Hi there! My name is Herbie Hickmott, and I work as a Senior Graphic Designer for PWD.

When I introduce myself and my job, I sometimes get a puzzled look—what does the Philadelphia Water Department need a graphic designer for?

I typically try to highlight some of the work our customers and the public may already know: branding experiences people engage with at events like our traveling Philly Water Bar, the in-depth guides we offer to highlight PWD’s efforts to protect waterways and deliver quality drinking water, and graphics supporting campaigns to boost awareness about new assistance programs.

My teammates and I rely heavily on visual storytelling. That often means showing a complicated process through a diagram or other visual to expand on written descriptions or instructions.

Photography is incredibly important to us and having great images that capture the work that we do and the people who do it is an ever-present need.

During the first half of 2019, we worked with professional photographers to capture the truly impressive and varied work that’s being done around the clock by some of the 2,000-plus folks who work for PWD.

Below, I highlighted five of my favorite photos from those shoots, and included a few more so you can get a feel for what the photographers captured. Take a look and browse the slideshows:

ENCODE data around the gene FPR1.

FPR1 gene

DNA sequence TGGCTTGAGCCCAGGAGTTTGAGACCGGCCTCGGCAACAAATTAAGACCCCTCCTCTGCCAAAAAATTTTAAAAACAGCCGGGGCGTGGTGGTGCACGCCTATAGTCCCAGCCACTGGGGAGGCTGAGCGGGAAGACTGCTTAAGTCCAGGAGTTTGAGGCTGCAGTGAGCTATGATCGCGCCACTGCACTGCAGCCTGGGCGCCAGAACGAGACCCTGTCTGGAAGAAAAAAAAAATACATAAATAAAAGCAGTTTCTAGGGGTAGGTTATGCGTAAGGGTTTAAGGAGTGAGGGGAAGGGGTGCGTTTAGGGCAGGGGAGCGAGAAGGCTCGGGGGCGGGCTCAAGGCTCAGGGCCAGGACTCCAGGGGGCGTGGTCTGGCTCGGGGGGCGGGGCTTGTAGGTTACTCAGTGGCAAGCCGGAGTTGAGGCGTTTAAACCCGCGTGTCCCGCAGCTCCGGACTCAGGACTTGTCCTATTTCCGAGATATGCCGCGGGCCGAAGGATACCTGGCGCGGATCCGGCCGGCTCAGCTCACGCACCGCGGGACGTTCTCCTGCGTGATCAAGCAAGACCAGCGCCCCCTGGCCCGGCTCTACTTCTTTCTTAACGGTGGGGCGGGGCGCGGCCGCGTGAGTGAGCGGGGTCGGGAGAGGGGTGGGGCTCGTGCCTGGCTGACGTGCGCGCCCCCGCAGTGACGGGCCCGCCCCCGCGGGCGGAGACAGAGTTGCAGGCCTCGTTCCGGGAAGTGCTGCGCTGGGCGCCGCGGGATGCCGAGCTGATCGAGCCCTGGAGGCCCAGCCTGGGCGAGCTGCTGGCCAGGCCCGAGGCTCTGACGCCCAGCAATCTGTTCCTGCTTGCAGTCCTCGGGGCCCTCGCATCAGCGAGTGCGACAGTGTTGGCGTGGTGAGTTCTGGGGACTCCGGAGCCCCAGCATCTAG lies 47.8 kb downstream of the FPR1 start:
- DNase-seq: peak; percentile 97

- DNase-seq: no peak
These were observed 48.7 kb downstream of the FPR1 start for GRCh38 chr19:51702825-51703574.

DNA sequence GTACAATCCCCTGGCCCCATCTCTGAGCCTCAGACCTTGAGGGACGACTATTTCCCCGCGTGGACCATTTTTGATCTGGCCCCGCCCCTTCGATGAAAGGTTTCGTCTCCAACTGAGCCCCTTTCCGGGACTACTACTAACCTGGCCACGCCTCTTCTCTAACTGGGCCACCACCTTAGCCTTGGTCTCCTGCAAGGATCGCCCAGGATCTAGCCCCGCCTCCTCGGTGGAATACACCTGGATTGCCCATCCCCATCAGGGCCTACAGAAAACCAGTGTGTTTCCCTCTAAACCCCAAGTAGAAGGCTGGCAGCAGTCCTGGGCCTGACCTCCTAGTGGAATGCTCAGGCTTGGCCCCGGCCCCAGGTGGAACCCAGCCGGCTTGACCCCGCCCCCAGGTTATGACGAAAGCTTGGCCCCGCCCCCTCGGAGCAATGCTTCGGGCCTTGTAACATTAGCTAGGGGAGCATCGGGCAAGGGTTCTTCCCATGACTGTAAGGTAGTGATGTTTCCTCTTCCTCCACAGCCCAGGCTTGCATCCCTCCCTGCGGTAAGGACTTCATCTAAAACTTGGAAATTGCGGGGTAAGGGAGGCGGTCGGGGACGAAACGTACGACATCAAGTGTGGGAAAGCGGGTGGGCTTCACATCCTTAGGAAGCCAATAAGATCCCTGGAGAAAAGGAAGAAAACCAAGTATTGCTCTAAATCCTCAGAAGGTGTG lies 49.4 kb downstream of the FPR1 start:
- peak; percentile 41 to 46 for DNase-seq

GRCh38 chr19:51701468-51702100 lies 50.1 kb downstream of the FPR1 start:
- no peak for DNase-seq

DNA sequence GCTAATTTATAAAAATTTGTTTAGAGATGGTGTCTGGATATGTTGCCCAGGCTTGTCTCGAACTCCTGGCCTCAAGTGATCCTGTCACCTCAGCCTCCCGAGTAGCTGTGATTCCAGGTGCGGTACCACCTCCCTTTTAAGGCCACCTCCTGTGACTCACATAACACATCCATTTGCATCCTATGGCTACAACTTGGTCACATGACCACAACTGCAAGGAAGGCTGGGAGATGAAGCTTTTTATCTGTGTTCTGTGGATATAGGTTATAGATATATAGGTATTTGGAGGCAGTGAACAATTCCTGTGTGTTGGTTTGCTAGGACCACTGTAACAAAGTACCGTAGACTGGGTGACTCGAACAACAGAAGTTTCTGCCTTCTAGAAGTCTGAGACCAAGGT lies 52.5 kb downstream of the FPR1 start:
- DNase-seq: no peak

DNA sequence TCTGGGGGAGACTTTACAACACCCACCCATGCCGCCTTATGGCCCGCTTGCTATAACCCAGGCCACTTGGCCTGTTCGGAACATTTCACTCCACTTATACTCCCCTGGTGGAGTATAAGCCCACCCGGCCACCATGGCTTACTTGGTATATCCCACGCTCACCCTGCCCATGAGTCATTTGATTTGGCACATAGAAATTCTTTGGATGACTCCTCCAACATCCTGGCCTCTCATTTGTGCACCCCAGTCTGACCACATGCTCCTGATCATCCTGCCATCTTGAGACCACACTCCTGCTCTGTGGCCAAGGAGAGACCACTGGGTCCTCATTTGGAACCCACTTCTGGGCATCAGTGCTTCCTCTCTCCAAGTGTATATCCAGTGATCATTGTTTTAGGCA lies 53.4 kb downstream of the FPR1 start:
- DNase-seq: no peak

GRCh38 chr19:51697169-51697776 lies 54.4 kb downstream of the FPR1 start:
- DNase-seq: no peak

#1: Lens on The Labs

Lens on the Labs

Tip: Every photo in this post is part of an album! Hover over or tab to it on your keyboard and use the arrows to page through more photos from each shoot!

This shoot was one of the first we did, back in March. It involved spending a few hours with the great people at the Bureau of Laboratory Services in Northeast Philadelphia. Here, Dante, an Environmental Scientist, is testing a sample for chlorine levels. I like that this image captures a moment during the test, and focuses on Dante’s face—showing just one of the many people responsible for ensuring our drinking water is top quality.

More: See the results of constant water quality testing done by our labs in the annual Drinking Water Quality Report.

#2: The Bird's-Eye View

The Bird’s-Eye View

What I love about this photo (and photoshoot) is the magnitude and scale it captures.

We utilized a drone for this shoot, and it paid off. This photo was taken at one of our three drinking water treatment plants and highlights the large-scale infrastructure PWD is constantly investing in: big projects that are pieces of even larger, detailed strategic plans like our Drinking Water Master Plan.

Our Planning and Research Unit looks many decades into the future to ensure Philadelphia has safe water now and when our grandchildren will need it.

Photo shoots like this capture a moment in time when parts of those plans are being executed, and it is something we’ve been doing since cameras could be first be used to document infrastructure-in-the-making.

When the project in the above photo is complete, the large blue pipes will be covered over. While they likely won’t be seen again for decades, they will most certainly play an important part in the delivery and storage of the drinking water our city depends on.